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The National Portrait Gallery acknowledges the Traditional Custodians of Country throughout Australia and recognises the continuing connection to lands, waters and communities. We pay our respect to Aboriginal and Torres Strait Islander cultures and to Elders both past and present.

Aboriginal and Torres Strait Islander viewers are warned that this website contains images of deceased persons.

Angus Young, AC/DC, LA, 1978

Rennie Ellis

type C photograph on paper (sheet: 62.0 cm x 47.0 cm, image: 30.1 cm x 43.9 cm)

Angus Young (b. 1955), guitarist and songwriter, was a founding member of Australia's most successful ever band, AC/DC. Glasgow-born, he and his older brother Malcolm formed the band in Sydney in 1973, with Angus soon adopting his trademark school uniform and energetic antics onstage. The band’s line-up was confirmed in 1974 when Ronald 'Bon' Scott joined AC/DC as lead singer. Between 1975 and 1977 they released their first five studio albums, all co-written by Angus, Malcolm and Bon. With four huge singles in Australia, the band was signed to an international deal, but American success did not come until the title track from their sixth album Highway to Hell reached number 17 on the US charts in 1979. The multi-platinum album was the last to feature Scott, who died of alcohol poisoning in London in February 1980. Significantly, however, largely thanks to Angus Young's star status, the band weathered the loss of Scott and his replacement by Brian Johnston. Back in Black was released five months after Scott's death and vastly outsold the band’s previous albums, going platinum 22 times in the USA alone. AC/DC have since released a further nine studio albums. In 2014 Malcolm Young retired due to worsening dementia; he was replaced as rhythm guitarist by his nephew Stevie. Johnston left in 2014 having been advised that he risked total hearing loss if he continued with the band. Angus Young is the only band member remaining from the heydays of the late 70s and early 80s. A biography of him, High Voltage: the life of Angus Young, was released in 2017. Back in Black is still held to be the second-highest-selling album of all time worldwide, after Michael Jackson's Thriller; and it is the USA’s fifth-highest selling album ever.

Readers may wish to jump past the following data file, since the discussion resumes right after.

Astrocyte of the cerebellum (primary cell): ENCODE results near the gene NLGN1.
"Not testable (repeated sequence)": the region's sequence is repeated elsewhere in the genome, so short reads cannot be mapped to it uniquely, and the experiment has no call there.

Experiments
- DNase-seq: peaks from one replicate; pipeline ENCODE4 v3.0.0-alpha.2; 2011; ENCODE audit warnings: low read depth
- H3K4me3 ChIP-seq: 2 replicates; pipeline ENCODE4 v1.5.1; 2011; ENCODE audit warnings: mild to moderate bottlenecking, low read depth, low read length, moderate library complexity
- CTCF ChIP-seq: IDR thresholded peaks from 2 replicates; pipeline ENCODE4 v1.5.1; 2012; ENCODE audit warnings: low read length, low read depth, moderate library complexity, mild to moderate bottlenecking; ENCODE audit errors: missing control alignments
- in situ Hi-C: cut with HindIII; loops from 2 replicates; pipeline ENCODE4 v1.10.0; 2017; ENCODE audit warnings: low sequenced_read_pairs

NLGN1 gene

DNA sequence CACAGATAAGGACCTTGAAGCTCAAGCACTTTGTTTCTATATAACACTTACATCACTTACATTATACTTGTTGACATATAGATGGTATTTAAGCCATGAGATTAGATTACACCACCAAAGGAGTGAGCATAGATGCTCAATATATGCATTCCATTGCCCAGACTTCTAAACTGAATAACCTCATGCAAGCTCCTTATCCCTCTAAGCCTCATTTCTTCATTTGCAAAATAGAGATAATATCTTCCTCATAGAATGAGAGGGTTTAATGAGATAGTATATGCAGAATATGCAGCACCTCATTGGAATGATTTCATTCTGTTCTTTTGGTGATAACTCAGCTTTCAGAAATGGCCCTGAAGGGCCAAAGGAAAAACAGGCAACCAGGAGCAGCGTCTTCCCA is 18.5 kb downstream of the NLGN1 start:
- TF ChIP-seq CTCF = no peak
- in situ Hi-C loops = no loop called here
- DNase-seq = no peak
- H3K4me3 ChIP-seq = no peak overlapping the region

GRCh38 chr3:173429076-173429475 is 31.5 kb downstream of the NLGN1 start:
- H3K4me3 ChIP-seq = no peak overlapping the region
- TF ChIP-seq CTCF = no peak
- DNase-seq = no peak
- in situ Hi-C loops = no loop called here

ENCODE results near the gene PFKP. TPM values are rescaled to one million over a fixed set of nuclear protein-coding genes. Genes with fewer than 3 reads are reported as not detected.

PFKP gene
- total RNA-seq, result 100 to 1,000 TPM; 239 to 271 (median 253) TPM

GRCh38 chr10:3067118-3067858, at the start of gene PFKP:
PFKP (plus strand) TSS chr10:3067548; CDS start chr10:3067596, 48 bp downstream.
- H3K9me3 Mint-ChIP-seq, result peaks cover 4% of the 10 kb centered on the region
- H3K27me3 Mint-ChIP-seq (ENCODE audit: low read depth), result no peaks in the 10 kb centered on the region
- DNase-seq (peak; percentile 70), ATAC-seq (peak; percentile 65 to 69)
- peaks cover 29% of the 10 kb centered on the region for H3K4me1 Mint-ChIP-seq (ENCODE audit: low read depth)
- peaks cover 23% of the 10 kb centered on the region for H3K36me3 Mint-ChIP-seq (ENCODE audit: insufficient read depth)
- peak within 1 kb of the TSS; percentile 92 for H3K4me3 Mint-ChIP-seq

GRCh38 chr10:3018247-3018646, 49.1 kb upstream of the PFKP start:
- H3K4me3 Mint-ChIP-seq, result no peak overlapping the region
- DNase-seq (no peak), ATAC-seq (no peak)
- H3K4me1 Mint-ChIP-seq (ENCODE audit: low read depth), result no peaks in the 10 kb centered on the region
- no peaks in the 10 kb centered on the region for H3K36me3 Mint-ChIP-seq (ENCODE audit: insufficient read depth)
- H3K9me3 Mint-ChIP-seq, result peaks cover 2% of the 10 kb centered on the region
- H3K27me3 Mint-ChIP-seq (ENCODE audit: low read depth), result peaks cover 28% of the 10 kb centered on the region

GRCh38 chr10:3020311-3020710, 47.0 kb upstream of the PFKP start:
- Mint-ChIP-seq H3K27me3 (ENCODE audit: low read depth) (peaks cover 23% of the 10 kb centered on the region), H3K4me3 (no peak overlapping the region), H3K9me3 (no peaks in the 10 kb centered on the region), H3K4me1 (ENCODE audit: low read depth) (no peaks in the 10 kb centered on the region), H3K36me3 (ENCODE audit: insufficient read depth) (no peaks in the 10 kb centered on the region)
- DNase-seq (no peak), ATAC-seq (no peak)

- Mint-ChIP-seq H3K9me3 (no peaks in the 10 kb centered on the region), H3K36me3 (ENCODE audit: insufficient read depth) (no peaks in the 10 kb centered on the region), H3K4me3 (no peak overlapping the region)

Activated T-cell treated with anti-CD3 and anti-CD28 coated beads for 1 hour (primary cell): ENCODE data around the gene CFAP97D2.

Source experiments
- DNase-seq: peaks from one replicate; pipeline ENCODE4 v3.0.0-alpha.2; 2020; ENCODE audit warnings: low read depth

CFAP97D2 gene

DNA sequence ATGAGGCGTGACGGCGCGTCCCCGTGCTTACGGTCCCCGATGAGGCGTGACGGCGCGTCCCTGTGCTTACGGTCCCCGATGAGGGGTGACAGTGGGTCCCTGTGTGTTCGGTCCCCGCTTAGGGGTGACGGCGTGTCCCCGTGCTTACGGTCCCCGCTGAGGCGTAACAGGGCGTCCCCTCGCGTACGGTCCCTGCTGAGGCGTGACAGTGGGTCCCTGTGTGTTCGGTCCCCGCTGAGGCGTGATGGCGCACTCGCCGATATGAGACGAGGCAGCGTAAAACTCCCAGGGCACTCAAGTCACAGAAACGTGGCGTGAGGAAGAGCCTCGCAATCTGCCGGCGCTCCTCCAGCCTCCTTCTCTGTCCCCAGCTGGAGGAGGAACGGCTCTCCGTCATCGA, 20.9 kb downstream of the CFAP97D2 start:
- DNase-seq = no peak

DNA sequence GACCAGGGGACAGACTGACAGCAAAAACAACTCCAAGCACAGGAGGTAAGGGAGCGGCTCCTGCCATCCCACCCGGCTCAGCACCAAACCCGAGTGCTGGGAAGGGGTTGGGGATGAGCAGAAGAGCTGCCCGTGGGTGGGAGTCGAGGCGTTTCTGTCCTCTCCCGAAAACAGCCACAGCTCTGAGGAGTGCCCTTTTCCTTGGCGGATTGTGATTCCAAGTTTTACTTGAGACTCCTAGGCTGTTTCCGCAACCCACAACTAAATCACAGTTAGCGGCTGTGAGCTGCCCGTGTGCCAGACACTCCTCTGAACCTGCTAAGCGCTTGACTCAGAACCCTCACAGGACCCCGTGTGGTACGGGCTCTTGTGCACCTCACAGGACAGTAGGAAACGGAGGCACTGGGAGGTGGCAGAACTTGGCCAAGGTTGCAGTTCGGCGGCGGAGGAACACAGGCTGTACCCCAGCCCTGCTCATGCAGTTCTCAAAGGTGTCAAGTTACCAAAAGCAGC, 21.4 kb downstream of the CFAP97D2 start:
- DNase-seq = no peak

Collection: National Portrait Gallery
Purchased 2006
© Rennie Ellis Photographic Archive
www.RennieEllis.com.au

Accession number: 2006.69

Currently on display: Gallery Two (Contemporary Gallery)

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Artist and subject

Rennie Ellis (age 38 in 1978)

Angus Young (age 23 in 1978)

Subject professions

Performing arts

Related information

The Companion

Permanent collection catalogue

Café and shop

On one level The Companion talks about the most famous and frontline Australians, but on another it tells us about ourselves: who we read, who we watch, who we listen to, who we cheer for, who we aspire to be, and who we'll never forget. The Companion is available to buy online and in the Portrait Gallery Store.

Bon Scott & Angus Young, Atlanta, Georgia, 1978 (printed 2010) Rennie Ellis
Bon Scott & Angus Young, Atlanta, Georgia, 1978 (printed 2010) Rennie Ellis
Bon Scott & Angus Young, Atlanta, Georgia, 1978 (printed 2010) Rennie Ellis
Bon Scott & Angus Young, Atlanta, Georgia, 1978 (printed 2010) Rennie Ellis

No shirt, no service

Magazine article by Dr Sarah Engledow, 2010

Bon Scott and Angus Young photographed by Rennie Ellis are part of a display celebrating summer and images of the shirtless male.

Rosaleen Norton, Witch of Kings Cross, 1970-71 Rennie Ellis
Rosaleen Norton, Witch of Kings Cross, 1970-71 Rennie Ellis
Rosaleen Norton, Witch of Kings Cross, 1970-71 Rennie Ellis
Rosaleen Norton, Witch of Kings Cross, 1970-71 Rennie Ellis

Aussies All

Magazine article by Dr Sarah Engledow, 2006

Rennie Ellis photographs the self-proclaimed 'Witch of Kings Cross'.

Kinky Night. Impressions Club, 1987
Kinky Night. Impressions Club, 1987
Kinky Night. Impressions Club, 1987
Kinky Night. Impressions Club, 1987

Aussies all

Magazine article by Simon Elliott, 2006

The exhibition Aussies all features the ecclectic portrait photography of Rennie Ellis which captures Australian life during the 70s and 80s.

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The National Portrait Gallery acknowledges the Traditional Custodians of Country throughout Australia and recognises the continuing connection to lands, waters and communities. We pay our respect to Aboriginal and Torres Strait Islander cultures and to Elders both past and present.

Aboriginal and Torres Strait Islander viewers are warned that this website contains images of deceased persons.